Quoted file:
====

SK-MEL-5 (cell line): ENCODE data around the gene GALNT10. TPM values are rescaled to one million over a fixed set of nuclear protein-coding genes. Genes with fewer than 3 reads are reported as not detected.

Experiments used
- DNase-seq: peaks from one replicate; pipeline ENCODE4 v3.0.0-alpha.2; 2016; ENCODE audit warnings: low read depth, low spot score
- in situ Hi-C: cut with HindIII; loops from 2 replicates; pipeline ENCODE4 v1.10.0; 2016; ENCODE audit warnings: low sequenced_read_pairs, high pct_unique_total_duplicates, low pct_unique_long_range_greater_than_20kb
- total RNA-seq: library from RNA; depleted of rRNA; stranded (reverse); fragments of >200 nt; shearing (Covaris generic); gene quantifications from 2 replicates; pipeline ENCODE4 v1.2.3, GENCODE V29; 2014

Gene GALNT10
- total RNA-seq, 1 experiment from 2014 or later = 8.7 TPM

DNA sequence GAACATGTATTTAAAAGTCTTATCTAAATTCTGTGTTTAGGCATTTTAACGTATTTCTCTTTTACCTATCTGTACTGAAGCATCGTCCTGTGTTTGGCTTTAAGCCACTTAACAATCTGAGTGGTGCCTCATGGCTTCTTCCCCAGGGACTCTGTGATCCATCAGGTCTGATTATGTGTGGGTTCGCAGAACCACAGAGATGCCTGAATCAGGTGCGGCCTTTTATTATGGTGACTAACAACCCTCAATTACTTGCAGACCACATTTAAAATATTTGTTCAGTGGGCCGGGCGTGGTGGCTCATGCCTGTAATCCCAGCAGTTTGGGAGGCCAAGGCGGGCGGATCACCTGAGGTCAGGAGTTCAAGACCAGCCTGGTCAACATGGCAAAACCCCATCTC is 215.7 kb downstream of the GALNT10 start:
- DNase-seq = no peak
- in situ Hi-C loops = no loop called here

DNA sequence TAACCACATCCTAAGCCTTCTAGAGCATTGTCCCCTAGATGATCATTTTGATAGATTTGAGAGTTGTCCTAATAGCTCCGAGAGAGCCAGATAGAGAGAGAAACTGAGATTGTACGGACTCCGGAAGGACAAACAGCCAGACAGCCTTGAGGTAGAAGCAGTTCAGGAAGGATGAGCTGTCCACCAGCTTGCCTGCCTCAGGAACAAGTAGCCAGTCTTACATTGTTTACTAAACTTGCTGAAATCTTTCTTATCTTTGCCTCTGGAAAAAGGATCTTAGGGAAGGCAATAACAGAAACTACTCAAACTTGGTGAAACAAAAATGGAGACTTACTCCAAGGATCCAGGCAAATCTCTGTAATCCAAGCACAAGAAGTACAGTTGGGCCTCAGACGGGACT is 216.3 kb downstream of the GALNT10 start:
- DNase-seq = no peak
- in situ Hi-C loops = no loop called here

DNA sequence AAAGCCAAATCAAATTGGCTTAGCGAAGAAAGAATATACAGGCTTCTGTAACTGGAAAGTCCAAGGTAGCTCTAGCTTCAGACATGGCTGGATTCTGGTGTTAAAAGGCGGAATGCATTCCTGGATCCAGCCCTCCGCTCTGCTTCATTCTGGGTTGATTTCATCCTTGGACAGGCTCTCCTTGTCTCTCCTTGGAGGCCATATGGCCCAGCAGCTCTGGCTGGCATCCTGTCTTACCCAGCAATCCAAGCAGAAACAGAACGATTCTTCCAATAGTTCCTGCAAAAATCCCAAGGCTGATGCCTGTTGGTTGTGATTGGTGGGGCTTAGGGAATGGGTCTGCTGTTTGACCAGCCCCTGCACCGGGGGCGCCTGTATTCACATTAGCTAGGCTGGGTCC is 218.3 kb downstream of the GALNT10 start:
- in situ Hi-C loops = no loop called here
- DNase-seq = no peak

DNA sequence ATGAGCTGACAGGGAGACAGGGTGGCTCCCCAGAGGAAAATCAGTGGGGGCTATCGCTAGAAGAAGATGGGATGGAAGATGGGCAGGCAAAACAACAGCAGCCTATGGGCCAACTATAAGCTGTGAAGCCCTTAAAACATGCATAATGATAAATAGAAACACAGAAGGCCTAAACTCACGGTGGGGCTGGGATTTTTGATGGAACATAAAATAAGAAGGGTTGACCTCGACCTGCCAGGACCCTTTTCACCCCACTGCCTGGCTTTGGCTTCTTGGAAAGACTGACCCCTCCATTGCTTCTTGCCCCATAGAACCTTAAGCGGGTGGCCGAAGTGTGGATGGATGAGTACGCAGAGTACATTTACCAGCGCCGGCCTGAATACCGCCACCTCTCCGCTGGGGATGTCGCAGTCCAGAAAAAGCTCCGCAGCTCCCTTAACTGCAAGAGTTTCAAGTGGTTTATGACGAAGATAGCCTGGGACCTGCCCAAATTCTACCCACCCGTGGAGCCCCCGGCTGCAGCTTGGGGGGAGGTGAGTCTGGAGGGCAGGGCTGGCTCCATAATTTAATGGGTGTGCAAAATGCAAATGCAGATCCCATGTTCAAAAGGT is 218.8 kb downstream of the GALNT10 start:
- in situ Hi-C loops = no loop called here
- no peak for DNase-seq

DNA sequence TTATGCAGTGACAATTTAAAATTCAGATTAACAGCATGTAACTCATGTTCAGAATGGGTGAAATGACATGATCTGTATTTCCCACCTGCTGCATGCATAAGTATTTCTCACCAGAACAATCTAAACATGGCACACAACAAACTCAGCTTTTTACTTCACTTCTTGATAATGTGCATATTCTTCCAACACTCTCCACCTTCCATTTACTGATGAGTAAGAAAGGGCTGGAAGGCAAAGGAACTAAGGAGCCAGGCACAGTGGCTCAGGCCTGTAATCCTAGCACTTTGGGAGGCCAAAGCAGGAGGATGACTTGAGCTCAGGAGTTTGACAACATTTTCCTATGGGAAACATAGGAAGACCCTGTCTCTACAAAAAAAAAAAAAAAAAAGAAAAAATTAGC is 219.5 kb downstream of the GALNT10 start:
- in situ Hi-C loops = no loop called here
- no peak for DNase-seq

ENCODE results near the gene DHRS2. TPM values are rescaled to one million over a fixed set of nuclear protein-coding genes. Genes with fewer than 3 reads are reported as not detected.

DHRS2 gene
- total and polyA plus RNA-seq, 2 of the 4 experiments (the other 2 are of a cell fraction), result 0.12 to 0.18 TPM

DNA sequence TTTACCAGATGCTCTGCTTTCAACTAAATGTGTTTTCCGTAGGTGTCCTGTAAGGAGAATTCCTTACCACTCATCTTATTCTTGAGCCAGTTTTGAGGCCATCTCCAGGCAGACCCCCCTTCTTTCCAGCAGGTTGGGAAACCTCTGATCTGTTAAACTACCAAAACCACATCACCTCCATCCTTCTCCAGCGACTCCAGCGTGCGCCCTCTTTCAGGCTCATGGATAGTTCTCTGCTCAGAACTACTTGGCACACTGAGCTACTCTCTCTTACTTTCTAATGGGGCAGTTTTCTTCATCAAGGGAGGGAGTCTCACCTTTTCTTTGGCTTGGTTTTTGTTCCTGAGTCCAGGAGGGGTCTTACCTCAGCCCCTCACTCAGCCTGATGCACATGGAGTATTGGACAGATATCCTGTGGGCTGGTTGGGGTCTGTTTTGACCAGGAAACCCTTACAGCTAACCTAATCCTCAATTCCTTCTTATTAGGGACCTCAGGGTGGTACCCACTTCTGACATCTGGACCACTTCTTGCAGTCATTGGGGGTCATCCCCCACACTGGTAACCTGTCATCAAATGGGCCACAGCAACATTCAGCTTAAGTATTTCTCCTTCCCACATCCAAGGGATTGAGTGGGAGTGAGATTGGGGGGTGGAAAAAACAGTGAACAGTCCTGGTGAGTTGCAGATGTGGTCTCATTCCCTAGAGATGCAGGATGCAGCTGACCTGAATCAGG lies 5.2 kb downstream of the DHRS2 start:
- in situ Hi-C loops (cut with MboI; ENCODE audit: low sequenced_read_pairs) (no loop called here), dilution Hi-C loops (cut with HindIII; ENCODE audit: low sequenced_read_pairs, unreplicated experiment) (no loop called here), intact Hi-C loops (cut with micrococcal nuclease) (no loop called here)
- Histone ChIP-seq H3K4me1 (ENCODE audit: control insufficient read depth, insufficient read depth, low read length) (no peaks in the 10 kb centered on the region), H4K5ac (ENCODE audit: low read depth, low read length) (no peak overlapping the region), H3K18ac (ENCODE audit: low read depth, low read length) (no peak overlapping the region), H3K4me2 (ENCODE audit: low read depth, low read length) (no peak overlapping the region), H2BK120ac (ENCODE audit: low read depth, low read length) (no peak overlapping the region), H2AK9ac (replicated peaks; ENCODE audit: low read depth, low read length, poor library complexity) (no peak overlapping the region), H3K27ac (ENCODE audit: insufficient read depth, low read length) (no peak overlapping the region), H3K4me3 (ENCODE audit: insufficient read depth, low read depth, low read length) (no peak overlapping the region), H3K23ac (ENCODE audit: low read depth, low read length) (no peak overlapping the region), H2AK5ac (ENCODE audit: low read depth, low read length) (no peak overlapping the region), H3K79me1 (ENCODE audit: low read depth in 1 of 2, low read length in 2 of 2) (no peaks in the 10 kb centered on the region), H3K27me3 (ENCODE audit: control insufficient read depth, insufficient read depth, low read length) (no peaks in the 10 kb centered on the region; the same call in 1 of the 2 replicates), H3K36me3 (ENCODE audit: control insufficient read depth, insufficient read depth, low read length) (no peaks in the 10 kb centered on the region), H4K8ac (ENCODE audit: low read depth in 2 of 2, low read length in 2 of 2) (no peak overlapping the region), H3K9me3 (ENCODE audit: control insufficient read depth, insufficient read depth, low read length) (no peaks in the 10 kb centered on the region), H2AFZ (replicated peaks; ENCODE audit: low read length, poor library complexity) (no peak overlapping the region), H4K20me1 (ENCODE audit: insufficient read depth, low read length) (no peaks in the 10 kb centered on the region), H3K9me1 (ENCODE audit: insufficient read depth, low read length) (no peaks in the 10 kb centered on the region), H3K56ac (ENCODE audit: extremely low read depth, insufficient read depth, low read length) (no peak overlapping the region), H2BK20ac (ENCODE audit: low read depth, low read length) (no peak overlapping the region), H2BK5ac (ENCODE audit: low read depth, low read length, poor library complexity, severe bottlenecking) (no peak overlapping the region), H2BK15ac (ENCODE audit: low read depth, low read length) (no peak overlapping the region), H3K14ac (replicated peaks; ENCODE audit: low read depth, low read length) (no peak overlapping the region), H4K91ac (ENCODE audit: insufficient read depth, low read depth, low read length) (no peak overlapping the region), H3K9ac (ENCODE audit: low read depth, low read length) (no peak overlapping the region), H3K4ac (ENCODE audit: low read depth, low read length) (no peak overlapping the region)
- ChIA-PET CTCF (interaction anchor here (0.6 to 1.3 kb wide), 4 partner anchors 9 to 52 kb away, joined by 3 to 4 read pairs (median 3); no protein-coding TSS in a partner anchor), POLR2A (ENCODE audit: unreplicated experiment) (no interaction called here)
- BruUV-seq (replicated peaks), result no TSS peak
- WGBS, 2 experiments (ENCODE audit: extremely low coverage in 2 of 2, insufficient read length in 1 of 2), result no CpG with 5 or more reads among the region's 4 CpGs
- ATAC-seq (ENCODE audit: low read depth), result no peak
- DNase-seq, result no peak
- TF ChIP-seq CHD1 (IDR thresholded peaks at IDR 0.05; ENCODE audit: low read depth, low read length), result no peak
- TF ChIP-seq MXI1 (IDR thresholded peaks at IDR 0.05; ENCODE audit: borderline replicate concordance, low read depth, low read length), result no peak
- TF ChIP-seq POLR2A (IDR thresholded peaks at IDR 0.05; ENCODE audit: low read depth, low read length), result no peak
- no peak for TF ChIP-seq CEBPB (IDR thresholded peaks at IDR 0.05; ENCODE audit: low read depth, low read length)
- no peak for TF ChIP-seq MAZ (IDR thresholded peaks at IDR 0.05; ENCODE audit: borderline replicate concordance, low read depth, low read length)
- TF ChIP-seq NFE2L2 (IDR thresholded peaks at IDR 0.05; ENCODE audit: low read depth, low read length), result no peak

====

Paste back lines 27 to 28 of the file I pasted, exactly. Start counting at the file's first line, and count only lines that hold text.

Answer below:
- in situ Hi-C loops (cut with MboI; ENCODE audit: low sequenced_read_pairs) (no loop called here), dilution Hi-C loops (cut with HindIII; ENCODE audit: low sequenced_read_pairs, unreplicated experiment) (no loop called here), intact Hi-C loops (cut with micrococcal nuclease) (no loop called here)
- Histone ChIP-seq H3K4me1 (ENCODE audit: control insufficient read depth, insufficient read depth, low read length) (no peaks in the 10 kb centered on the region), H4K5ac (ENCODE audit: low read depth, low read length) (no peak overlapping the region), H3K18ac (ENCODE audit: low read depth, low read length) (no peak overlapping the region), H3K4me2 (ENCODE audit: low read depth, low read length) (no peak overlapping the region), H2BK120ac (ENCODE audit: low read depth, low read length) (no peak overlapping the region), H2AK9ac (replicated peaks; ENCODE audit: low read depth, low read length, poor library complexity) (no peak overlapping the region), H3K27ac (ENCODE audit: insufficient read depth, low read length) (no peak overlapping the region), H3K4me3 (ENCODE audit: insufficient read depth, low read depth, low read length) (no peak overlapping the region), H3K23ac (ENCODE audit: low read depth, low read length) (no peak overlapping the region), H2AK5ac (ENCODE audit: low read depth, low read length) (no peak overlapping the region), H3K79me1 (ENCODE audit: low read depth in 1 of 2, low read length in 2 of 2) (no peaks in the 10 kb centered on the region), H3K27me3 (ENCODE audit: control insufficient read depth, insufficient read depth, low read length) (no peaks in the 10 kb centered on the region; the same call in 1 of the 2 replicates), H3K36me3 (ENCODE audit: control insufficient read depth, insufficient read depth, low read length) (no peaks in the 10 kb centered on the region), H4K8ac (ENCODE audit: low read depth in 2 of 2, low read length in 2 of 2) (no peak overlapping the region), H3K9me3 (ENCODE audit: control insufficient read depth, insufficient read depth, low read length) (no peaks in the 10 kb centered on the region), H2AFZ (replicated peaks; ENCODE audit: low read length, poor library complexity) (no peak overlapping the region), H4K20me1 (ENCODE audit: insufficient read depth, low read length) (no peaks in the 10 kb centered on the region), H3K9me1 (ENCODE audit: insufficient read depth, low read length) (no peaks in the 10 kb centered on the region), H3K56ac (ENCODE audit: extremely low read depth, insufficient read depth, low read length) (no peak overlapping the region), H2BK20ac (ENCODE audit: low read depth, low read length) (no peak overlapping the region), H2BK5ac (ENCODE audit: low read depth, low read length, poor library complexity, severe bottlenecking) (no peak overlapping the region), H2BK15ac (ENCODE audit: low read depth, low read length) (no peak overlapping the region), H3K14ac (replicated peaks; ENCODE audit: low read depth, low read length) (no peak overlapping the region), H4K91ac (ENCODE audit: insufficient read depth, low read depth, low read length) (no peak overlapping the region), H3K9ac (ENCODE audit: low read depth, low read length) (no peak overlapping the region), H3K4ac (ENCODE audit: low read depth, low read length) (no peak overlapping the region)